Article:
There are real bucks to be made from digital make-believe. Analysts estimate that in 2009, virtual goods racked up $1 billion in U.S. transactions and $5 billion worldwide (Womack & Valerio, 2010; Miller & Stone, 2009). Facebook currently isn’t much of a player in virtual goods, but that may change. Many expect Credits use to grow into a thriving standard. Users are far more likely to trust Facebook with their credit card than a little-known app developer. There are also an increasing number of ways to pay for Credits. Facebook’s App2Credits effort lets firms offer Credits in ways that don’t involve a credit card, including getting Credits as part of a card loyalty program, converting unwanted real-world gift cards into Facebook Credits, or earning Credits for shopping or performing other online tasks (Kincaid, 2010).
Credits were rolled out supporting fifteen international currencies and multiple credit cards. Transaction support is provided through a partnership with PayPal, and a deal with mobile payments start-up Zong allows users to bill credits to their phone (McCarthy, 2010).
All this banking activity leaves some wondering if Facebook might not have grander ambitions. The Financial Times has referred to Facebook as being on the path to becoming “The Bank of the Web” (Nuttall, 2010). Could Facebook morph into an actual real-currency bank? A site that knows how to reach your friends might offer an easy way to, say, settle a dinner tab or hound buddies for their Final Four pool money. This might also be a solid base for even deeper banking links between users and all those firms Facebook has begun to leverage in deeper data-sharing partnerships. This may be something to think about, or perhaps, to bank on!
More Privacy Controversy
The decision to launch these new features as “opt-out” instead of “opt-in” immediately drew the concern of lawmakers. Given the Beacon debacle, the TOS controversy, and Google’s problems with Buzz (see Chapter 14 “Google: Search, Online Advertising, and Beyond”), you’d think Facebook would have known better. But within a week of Beacon’s launch, four U.S. senators contacted the firm, asking why it was so difficult to opt out of the information-sharing platform (Lardinois, 2010). Amid a crush of negative publicity, the firm was forced to quickly roll out simplified privacy management controls.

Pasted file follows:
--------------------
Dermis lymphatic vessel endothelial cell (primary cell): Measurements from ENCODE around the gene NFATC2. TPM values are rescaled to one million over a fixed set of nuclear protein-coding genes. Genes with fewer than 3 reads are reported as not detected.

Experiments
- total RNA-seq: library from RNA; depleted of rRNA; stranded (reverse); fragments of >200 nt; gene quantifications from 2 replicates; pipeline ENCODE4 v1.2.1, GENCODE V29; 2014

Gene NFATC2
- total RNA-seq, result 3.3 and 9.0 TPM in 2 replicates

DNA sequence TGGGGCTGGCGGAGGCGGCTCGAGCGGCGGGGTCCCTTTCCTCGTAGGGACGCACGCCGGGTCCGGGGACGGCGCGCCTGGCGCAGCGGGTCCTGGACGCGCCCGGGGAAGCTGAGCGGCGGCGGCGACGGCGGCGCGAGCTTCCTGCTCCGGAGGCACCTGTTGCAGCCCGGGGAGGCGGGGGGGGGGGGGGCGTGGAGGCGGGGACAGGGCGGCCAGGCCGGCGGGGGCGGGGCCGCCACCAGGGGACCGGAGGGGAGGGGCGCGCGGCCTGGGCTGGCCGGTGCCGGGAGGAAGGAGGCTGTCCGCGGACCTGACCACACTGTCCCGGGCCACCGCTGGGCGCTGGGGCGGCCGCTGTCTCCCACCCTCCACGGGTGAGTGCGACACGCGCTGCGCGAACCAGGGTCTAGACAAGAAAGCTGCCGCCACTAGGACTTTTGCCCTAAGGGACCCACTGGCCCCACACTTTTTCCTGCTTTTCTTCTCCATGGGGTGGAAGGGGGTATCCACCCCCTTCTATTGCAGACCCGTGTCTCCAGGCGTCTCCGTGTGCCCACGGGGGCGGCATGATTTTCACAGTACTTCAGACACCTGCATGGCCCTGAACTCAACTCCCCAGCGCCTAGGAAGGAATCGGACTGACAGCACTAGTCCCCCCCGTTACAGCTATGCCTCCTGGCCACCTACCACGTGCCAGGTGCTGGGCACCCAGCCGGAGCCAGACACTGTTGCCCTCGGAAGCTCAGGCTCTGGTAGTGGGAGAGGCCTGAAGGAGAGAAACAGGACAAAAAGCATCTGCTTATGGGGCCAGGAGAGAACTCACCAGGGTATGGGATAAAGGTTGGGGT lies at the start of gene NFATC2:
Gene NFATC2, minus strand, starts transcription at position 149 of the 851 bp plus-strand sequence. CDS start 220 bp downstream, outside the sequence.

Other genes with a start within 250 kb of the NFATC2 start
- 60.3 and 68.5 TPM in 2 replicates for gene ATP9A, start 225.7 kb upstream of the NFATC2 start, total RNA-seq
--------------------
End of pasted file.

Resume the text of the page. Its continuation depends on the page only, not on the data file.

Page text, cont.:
Facebook’s struggles show the tension faced by any firm that wants to collect data to improve the user experience (and hopefully make money along the way). Opt-out guarantees the largest possible audience and that’s key to realizing the benefits of network effects, data, and scale. Making efforts opt-in creates the very real risk that not enough users will sign up and that the reach and impact of these kinds of initiatives will be limited (Lardinois, 2010). Fast Company calls this the paradox of privacy, saying, “We want some semblance of control over our personal data, even if we likely can’t be bothered to manage it” (Manjoo, 2010). Evidence suggests that most people are accepting some degree of data sharing as long as they know that they can easily turn it off if they want to. For example, when Google rolled out ads that tracked users across the network of Web sites running Google ads, the service also provided a link in each ad where users could visit an “ad preferences manager” to learn how they were being profiled, to change settings, and to opt out (see Chapter 14 “Google: Search, Online Advertising, and Beyond”). It turns out only one in fifteen visitors to the ad preferences manager ended up opting out completely (Manjoo, 2010). Managers seeking to leverage data should learn from the examples of Facebook and Google and be certain to offer clear controls that empower user choice.
Free Riders and Security Concerns
Facebook also allows third-party developers to create all sorts of apps to access Facebook data. Facebook feeds are now streaming through devices that include Samsung, Vizio, and Sony televisions; Xbox 360 and Wii game consoles; Verizon’s FiOS pay television service; and the Amazon Kindle. While Facebook might never have the time or resources to create apps that put its service on every gadget on the market, they don’t need to. Developers using Facebook’s access tools will gladly pick up the slack.